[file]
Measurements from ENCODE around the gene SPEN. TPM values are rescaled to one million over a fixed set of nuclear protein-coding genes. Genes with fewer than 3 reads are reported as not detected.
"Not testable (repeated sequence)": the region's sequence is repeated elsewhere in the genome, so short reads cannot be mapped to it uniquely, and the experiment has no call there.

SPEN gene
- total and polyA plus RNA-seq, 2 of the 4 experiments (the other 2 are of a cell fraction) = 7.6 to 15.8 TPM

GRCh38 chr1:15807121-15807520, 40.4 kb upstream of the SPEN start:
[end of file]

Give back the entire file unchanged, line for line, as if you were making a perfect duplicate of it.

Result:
Measurements from ENCODE around the gene SPEN. TPM values are rescaled to one million over a fixed set of nuclear protein-coding genes. Genes with fewer than 3 reads are reported as not detected.
"Not testable (repeated sequence)": the region's sequence is repeated elsewhere in the genome, so short reads cannot be mapped to it uniquely, and the experiment has no call there.

SPEN gene
- total and polyA plus RNA-seq, 2 of the 4 experiments (the other 2 are of a cell fraction) = 7.6 to 15.8 TPM

GRCh38 chr1:15807121-15807520, 40.4 kb upstream of the SPEN start: